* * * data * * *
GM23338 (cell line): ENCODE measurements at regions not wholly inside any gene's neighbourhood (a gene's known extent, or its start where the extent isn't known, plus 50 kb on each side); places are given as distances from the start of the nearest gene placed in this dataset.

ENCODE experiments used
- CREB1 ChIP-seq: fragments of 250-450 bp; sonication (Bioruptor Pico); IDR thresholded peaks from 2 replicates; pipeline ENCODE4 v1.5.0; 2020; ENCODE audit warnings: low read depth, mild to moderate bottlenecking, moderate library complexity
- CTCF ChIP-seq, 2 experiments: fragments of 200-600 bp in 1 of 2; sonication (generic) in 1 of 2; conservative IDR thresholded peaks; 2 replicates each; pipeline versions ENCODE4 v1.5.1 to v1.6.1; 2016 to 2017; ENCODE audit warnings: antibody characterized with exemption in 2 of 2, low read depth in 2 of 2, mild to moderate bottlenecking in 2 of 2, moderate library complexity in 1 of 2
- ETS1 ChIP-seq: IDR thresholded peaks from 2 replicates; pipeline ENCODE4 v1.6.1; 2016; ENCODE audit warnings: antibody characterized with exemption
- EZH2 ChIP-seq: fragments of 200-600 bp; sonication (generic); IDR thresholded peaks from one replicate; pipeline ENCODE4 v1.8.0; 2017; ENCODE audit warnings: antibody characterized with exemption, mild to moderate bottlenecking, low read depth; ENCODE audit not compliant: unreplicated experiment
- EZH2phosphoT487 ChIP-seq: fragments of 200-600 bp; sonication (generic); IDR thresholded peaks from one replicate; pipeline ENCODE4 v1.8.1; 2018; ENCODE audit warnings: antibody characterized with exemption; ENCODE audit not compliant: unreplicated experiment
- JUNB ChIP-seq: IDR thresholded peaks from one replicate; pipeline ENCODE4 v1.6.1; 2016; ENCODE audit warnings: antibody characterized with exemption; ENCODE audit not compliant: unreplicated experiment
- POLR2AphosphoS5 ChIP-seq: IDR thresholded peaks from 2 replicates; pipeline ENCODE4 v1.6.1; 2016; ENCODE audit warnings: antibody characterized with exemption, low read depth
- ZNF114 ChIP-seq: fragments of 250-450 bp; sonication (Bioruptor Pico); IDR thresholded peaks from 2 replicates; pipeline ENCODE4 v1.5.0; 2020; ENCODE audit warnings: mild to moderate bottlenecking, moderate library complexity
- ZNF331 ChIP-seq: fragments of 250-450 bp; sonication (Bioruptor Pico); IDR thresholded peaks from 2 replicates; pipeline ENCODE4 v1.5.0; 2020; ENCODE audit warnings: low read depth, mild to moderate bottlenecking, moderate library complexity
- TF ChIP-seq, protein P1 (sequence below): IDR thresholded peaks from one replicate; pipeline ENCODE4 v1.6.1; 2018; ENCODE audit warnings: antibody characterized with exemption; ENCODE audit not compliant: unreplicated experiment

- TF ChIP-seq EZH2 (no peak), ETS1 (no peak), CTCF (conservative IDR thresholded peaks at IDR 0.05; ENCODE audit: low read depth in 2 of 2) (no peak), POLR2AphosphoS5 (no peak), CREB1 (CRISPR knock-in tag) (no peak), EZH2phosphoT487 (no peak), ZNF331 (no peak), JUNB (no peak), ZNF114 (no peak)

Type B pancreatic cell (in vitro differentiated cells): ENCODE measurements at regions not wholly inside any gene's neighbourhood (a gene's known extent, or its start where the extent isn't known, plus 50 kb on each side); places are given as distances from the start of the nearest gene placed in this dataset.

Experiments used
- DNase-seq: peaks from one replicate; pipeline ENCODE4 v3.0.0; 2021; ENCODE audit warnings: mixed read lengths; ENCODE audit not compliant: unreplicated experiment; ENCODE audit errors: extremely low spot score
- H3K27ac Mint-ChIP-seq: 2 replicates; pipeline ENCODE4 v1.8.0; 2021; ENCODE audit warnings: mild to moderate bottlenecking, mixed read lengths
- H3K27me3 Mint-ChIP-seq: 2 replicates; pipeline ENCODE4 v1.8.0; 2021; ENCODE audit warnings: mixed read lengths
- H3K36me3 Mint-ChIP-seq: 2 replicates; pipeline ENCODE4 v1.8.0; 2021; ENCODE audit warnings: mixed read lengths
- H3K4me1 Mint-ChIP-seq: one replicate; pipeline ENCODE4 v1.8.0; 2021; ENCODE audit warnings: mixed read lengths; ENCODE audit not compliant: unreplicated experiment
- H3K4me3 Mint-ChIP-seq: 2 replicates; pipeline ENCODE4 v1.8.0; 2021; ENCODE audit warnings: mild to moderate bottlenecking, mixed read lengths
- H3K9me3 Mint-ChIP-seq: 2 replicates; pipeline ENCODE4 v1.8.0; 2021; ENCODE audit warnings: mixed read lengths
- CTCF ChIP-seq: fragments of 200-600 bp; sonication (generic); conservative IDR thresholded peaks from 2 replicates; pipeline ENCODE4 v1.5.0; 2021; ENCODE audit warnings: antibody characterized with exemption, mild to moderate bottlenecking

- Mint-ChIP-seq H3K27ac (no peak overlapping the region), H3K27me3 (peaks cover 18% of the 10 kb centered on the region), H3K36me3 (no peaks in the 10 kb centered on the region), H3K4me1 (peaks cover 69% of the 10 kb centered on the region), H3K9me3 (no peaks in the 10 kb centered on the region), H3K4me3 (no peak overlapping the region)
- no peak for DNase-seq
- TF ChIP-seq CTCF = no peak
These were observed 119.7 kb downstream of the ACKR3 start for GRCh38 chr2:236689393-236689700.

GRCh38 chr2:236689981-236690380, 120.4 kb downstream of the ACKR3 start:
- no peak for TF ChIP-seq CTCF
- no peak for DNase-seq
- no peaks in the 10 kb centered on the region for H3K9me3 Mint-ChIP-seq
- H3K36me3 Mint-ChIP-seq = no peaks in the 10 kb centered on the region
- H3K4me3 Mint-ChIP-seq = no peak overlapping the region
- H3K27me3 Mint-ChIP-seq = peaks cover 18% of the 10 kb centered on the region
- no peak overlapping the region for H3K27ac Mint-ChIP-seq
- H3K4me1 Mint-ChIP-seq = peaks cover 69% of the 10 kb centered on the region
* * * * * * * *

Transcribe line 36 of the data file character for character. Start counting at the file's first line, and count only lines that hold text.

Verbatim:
- H3K4me1 Mint-ChIP-seq = peaks cover 69% of the 10 kb centered on the region